FIG. 6 shows a diagrammatic and perspective illustration of a further embodiment of the filter body 16 according to the invention. The filter body 16 in this case once again includes partitions 14, between which a filter assembly 1 according to the invention is disposed in each case. In the illustrated embodiment, the filter assembly 1 is formed with two covering layers 2 and a fiber layer 4 disposed therebetween, although the connection by technical joining in the boundary region cannot be seen due to the sectional illustration. The partitions 14 in this case are provided with a structure, whereas the filter assembly 1 has a substantially smooth surface. This structure of the partitions 14 forms passages 19 through which an exhaust gas can flow in the flow direction 35. The partitions 14,in this case have different heights 30 of the structure, so that the passages 19 which are formed are matched to the characteristics of the incoming flow of exhaust gas.
 The embodiment illustrated herein substantially shows an open filter. This property is described by the fact that there is a freedom of flow of at least 20%. In this context, the term freedom of flow means that in any desired cross section it is possible to see through at least 20% of the area, i.e. at least 20% of the area is free of internal fittings, such as diverting surfaces 37 or the like. In other words, this also means that when a particulate filter of this type is viewed from the end side, it is possible to see through at least some of the passage, provided that the internal fittings are all in the same position, i.e. are aligned one behind the other. This is typically the case with honeycomb bodies made from at least partially structured sheet-metal layers. However, the freedom of flow, in the case of internal fittings which are not aligned with one another, does not necessarily mean that it is actually possible to see through part of a honeycomb body of this type. The partitions 14 are provided with apertures 36 and the diverting surfaces 37 which divert the exhaust-gas stream toward the filter assembly 1. This produces pressure differences which cause partial flows of exhaust gas to penetrate through the filter assembly 1, so that soot particulates or the like remain and accumulate in the fiber layer 4.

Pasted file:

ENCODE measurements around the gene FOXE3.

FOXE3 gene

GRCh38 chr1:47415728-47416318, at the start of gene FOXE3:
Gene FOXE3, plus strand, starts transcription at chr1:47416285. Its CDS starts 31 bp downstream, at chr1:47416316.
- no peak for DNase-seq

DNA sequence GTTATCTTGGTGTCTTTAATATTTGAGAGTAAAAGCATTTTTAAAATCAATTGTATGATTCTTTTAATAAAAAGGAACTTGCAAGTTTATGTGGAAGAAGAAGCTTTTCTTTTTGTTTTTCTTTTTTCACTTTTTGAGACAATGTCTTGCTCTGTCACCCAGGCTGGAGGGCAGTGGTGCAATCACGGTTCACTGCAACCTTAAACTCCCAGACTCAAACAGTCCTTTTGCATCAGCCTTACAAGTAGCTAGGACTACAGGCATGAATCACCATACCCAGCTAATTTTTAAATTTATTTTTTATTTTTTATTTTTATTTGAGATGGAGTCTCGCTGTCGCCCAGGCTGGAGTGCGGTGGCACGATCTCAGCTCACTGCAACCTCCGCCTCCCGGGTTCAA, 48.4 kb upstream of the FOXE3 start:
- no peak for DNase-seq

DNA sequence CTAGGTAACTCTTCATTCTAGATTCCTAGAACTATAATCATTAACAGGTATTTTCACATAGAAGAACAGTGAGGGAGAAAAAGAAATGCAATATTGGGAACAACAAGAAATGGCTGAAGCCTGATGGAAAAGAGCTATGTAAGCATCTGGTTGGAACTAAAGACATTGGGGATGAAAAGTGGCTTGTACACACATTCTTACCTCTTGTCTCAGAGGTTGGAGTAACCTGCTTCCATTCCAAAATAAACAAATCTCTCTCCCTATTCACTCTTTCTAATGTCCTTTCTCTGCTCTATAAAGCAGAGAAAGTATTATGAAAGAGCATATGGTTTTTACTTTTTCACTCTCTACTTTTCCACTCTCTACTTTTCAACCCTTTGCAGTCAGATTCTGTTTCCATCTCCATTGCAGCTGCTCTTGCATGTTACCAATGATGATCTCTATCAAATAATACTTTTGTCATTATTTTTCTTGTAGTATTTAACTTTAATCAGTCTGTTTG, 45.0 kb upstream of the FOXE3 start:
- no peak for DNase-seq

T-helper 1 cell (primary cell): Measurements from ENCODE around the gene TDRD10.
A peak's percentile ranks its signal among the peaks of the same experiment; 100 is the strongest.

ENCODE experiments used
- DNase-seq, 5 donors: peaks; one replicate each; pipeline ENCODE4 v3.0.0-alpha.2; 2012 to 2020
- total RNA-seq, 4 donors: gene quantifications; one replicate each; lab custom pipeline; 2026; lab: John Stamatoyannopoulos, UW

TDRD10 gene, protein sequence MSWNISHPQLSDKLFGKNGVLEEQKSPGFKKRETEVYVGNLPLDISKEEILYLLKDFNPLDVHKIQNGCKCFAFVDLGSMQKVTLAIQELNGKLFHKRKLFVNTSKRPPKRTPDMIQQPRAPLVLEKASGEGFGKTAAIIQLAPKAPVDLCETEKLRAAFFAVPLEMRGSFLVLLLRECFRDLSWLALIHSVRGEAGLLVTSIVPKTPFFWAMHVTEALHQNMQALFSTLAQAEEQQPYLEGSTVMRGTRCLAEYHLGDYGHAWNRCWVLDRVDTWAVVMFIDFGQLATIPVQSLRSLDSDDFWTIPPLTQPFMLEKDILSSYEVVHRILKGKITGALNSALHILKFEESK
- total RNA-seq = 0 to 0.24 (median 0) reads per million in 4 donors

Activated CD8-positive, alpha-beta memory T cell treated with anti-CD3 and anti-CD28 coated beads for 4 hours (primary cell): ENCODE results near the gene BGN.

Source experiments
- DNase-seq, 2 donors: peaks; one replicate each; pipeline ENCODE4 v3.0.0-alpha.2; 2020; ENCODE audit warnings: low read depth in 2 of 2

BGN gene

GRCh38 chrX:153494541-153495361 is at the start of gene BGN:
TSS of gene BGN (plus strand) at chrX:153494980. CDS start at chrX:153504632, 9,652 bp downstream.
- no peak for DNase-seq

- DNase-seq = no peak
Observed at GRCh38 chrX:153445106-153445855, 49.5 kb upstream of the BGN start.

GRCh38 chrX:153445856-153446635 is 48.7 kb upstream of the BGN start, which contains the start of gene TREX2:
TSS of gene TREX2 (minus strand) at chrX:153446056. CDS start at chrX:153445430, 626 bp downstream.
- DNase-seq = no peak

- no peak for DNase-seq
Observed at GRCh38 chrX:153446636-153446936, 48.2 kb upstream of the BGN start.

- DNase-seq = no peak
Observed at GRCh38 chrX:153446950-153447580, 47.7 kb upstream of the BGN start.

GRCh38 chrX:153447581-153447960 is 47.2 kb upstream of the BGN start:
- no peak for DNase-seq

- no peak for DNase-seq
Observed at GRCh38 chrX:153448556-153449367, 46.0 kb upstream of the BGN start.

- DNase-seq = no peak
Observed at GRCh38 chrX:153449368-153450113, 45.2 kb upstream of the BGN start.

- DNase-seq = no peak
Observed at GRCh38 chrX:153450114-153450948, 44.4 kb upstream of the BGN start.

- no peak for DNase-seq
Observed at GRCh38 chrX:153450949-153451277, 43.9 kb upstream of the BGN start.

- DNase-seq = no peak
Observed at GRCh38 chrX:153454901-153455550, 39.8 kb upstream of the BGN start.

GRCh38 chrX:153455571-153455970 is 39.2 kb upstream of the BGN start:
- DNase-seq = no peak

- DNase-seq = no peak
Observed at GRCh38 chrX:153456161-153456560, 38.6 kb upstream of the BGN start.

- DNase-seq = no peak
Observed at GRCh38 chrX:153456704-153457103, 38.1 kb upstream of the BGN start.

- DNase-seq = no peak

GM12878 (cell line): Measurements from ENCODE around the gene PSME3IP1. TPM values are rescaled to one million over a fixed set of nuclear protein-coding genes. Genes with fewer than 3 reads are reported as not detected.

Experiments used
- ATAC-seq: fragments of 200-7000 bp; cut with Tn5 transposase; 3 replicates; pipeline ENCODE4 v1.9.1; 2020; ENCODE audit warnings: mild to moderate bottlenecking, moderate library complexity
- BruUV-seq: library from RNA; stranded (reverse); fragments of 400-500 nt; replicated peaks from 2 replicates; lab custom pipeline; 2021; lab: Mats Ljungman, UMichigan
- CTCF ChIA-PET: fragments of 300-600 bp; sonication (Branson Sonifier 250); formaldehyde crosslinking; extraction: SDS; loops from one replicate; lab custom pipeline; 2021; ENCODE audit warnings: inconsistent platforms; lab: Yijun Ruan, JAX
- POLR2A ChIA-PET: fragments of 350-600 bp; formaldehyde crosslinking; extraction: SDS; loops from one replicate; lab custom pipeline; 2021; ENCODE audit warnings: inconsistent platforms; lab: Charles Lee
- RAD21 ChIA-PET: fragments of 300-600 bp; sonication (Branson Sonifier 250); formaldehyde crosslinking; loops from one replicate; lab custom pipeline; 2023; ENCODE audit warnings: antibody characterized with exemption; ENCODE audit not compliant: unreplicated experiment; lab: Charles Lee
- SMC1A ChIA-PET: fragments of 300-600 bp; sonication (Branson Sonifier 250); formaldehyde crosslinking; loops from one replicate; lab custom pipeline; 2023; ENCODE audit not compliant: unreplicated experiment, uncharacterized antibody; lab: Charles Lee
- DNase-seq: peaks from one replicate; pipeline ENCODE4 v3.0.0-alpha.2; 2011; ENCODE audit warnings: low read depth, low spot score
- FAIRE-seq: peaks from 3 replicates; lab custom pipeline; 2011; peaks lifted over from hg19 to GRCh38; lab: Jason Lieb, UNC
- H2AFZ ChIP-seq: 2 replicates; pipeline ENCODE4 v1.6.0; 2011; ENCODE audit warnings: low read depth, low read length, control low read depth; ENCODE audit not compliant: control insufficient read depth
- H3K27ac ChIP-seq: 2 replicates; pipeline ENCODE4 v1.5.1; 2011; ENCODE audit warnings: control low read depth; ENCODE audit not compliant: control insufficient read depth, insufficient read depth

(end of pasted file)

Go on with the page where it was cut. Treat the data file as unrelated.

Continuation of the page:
FIG. 7 shows a slightly different configuration of a filter body according to the invention. In this case too, the passages 19 are substantially generated by a corresponding structure of the partitions 14. Furthermore, the partitions 14 have diverting surfaces 37, which in the illustrated case close off the entire cross section of the passages 19. The result of this is that the flow direction 35 of the exhaust gas is influenced in such a manner that the particulate-containing exhaust gas is guided through the filter assembly 1. This configuration is mainly suitable for applications in which a pressure loss is not critical. In the case of mobile exhaust systems, according to current knowledge, it is preferable to use an open filter with passages 19 which are just constricted but are not closed off. Depending on the number of diverting surfaces 37 which the exhaust gas is to pass through and/or the flow through a filter assembly 1, ultimately substantially the entire exhaust-gas stream is filtered and purified even in the case of an open filter body 16, as illustrated in FIG. 6.
FIG. 8 shows a diagrammatic and perspective illustration of a configuration of the filter body 16 having a filter assembly 1 and a partition 14, which are wound helically to form a honeycomb body and are disposed in a casing 18. The partition 14 has a structure 21, so that passages 19, through which the exhaust gas can flow in the flow direction 35, are formed. The exhaust gas enters the filter body 16 through an end side 20 and, due to the flow diversions in the interior of an open filter, adopts a flow path which is preferably longer than the extent of the passages 19 in the direction of an axis 38.
 The filter assembly described herein and the filter body which it is used to construct are particularly suitable for installation close to the engine in mobile exhaust systems. The proposed filter assembly is able to permanently withstand the high pressure loads which occur there due to the proximity to the combustion chamber and the high temperatures of up to 700° C., and from time to time even up to 1000° C., since the fiber layer is at least partially surrounded, in a form-locking manner, by a protective sleeve formed by at least one covering layer. This prevents the fiber layer from exhibiting detachment phenomena after even just a short time. The proposed process is very simple and can be carried out reliably and without major technical difficulties even in large-series production, as is customary for automotive engineering.